The Washington Post

Morning Bits

What about Lebanon? “Apparently, [Prime Minister Benjamin] Netanyahu sent a message to the Lebanese government — via a ‘Western diplomat’ — to the effect that Israel will not tolerate Hezbollah attacks against its citizens, even if it means full-scale retaliation that includes the bombing of much of the country’s infrastructure. This is a huge deal.” Read the whole thing.

What about that Connecticut Senate race?! “Connecticut likely voters put Republican former wrestling executive Linda McMahon on the right side of a 49 - 46 percent too-close-to-call U.S. Senate race against Democratic U.S. Rep. Christopher Murphy, according to a Quinnipiac University poll released today.”

What about the “mystery” speaker? I’m going with Nancy Reagan.

What about after the convention? “The [Romney] aides, in outlining their strategy for the days after Tampa, said they believed the campaign would be able to aggressively target some states considered safely Democratic — including Minnesota, Michigan and Wisconsin . . . Neil Newhouse, the senior pollster for the Romney campaign, said they were looking to make gains with so-called ‘Wal-Mart moms’ — white, suburban mothers from suburban swing states.”

What about that anti-Romney sentiment on the right? “With a political past pockmarked with moderate policies and pronouncements that he shed in recent years, Romney maintained an awkward arm’s-length relationship with the Tea Party movement throughout the primaries and caucuses. But his choice of Representative Paul Ryan of Wisconsin as his running mate has improved his standing with the advocates of minimal government, the vanguard of what many of them consider to be a ‘hostile takeover’ of the Republican Party, based on purist conservative fiscal principles.” Actually, watching President Obama pummeling Romney on Bain helped a lot too.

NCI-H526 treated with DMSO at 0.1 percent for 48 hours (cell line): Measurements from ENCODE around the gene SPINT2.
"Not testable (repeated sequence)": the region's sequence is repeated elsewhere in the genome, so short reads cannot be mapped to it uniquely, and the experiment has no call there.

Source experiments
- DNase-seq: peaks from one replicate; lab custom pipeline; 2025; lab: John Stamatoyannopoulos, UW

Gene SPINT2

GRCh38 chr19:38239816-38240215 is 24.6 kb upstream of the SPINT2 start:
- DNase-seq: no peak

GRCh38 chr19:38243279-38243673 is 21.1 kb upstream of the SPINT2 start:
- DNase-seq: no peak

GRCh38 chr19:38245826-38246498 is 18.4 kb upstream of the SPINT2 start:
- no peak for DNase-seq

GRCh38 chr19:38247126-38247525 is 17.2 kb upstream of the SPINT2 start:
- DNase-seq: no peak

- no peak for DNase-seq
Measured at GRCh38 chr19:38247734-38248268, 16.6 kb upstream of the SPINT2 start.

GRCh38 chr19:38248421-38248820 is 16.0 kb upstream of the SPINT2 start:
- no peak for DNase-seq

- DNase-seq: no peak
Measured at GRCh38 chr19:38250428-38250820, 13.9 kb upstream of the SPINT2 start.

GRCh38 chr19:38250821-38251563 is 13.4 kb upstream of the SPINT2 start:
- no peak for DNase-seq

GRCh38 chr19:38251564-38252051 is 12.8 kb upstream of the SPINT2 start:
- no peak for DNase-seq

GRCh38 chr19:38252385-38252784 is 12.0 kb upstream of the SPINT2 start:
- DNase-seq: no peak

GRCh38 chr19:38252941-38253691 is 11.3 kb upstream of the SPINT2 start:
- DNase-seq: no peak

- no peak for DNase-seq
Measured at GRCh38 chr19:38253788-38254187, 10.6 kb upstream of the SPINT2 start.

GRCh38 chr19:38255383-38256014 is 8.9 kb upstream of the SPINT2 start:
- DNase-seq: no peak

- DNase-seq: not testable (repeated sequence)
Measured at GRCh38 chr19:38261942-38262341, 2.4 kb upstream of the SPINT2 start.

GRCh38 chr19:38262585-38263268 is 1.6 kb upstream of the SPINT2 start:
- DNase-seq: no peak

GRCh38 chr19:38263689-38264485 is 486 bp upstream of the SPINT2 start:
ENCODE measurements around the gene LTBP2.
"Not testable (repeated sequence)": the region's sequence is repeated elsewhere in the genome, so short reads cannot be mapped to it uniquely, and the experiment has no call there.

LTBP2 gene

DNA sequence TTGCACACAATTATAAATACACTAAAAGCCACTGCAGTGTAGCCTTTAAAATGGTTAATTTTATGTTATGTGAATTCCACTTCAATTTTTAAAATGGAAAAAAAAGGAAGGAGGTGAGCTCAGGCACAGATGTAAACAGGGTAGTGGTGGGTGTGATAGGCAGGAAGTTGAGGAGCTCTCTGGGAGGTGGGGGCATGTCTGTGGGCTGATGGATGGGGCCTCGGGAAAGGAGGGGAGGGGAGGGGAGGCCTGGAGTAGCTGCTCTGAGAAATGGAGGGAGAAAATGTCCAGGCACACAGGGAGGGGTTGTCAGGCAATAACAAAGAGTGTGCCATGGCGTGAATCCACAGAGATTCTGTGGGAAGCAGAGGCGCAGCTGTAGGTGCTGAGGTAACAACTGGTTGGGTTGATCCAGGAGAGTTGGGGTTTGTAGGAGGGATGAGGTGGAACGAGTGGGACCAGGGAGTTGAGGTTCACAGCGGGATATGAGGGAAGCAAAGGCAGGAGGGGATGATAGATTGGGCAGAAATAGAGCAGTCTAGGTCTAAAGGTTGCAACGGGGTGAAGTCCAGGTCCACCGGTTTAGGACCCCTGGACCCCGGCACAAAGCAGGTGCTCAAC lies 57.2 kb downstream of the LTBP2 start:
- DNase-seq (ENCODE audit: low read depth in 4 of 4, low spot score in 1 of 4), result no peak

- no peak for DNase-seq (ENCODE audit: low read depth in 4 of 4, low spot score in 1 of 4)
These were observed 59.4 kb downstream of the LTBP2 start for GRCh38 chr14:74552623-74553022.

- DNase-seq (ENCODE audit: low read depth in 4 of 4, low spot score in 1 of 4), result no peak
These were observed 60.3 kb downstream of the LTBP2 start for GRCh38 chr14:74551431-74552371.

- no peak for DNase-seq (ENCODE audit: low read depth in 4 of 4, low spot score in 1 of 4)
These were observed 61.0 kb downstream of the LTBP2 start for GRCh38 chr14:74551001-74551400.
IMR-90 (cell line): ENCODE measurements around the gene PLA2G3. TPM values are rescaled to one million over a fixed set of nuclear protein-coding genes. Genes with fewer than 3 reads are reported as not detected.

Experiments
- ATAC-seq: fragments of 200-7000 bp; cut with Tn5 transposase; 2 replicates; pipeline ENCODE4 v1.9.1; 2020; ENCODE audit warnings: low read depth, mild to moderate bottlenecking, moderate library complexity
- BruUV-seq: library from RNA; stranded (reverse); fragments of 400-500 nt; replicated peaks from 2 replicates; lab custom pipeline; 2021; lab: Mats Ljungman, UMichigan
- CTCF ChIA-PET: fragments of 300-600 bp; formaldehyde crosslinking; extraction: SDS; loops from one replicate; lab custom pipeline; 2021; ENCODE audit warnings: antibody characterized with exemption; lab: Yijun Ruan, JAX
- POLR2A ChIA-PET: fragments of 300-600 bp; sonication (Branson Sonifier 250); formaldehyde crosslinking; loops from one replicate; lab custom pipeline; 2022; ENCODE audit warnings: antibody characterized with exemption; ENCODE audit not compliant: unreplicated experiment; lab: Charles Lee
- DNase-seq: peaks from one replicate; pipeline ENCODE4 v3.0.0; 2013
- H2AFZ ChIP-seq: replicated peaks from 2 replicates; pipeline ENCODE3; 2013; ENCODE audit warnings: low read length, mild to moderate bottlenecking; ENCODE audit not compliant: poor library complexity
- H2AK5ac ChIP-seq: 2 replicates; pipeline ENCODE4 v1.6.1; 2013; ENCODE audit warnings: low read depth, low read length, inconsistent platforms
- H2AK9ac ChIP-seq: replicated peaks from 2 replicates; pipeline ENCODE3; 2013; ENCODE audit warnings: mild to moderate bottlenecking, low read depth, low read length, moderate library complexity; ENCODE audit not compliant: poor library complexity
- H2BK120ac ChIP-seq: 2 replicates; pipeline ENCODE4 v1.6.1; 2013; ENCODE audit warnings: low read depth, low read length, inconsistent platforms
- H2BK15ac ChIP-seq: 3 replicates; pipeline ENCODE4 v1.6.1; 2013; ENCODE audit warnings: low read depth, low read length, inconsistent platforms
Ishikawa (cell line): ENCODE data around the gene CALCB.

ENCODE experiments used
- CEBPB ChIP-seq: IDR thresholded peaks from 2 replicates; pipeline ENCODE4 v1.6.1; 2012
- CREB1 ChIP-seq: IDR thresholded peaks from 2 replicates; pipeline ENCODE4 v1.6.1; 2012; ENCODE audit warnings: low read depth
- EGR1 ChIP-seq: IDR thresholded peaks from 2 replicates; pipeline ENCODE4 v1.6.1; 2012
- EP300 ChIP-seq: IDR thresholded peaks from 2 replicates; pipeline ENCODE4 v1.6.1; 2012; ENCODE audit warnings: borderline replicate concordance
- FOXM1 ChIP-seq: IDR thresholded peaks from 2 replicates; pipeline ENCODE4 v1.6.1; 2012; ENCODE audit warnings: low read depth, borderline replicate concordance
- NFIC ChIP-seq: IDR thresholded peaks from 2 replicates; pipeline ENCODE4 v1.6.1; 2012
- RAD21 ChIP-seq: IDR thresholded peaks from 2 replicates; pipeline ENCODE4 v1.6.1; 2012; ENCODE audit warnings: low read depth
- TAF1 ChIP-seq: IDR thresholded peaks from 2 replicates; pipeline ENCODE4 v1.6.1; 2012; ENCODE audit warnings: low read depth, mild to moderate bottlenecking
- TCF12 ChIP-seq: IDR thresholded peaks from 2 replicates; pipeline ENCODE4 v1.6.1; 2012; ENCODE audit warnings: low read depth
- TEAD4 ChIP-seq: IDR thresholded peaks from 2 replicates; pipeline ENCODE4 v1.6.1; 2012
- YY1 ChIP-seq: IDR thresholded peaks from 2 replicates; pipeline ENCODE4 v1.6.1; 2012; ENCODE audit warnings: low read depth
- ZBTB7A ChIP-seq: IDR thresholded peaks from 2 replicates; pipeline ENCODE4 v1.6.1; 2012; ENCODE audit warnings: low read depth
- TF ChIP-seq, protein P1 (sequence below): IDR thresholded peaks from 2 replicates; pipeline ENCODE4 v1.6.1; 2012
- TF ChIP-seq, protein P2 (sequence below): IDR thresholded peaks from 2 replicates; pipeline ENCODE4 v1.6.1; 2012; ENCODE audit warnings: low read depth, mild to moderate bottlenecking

What about those convention speakers? “New Jersey’s [Chris] Christie has become one of the Republican Party’s rising stars in recent years, and his tough, no-nonsense stances and blunt style of talking have generated discussions of the possibility of his running for president himself. He has become somewhat better known to Americans over the last year and a half, and his image remains more positive than negative, both overall and among independents.. . . Ann Romney is even better liked than Christie, although positive opinions of first ladies or prospective first ladies are generally the norm.”

What about Syria? Obama can’t be bothered. “The Obama administration’s ‘lead from behind’ foreign policy is having the same impact in Syria this year as in Libya last year: It is providing an opening for France to usurp the traditional American role as the leading outside power in the Middle East. While the bodies pile up in Syria, President Obama limits his support to the Syrian opposition to the rhetorical realm–backed up by the dispatch of a couple dozen computers.”

Jennifer Rubin writes the Right Turn blog for The Post, offering reported opinion from a conservative perspective.


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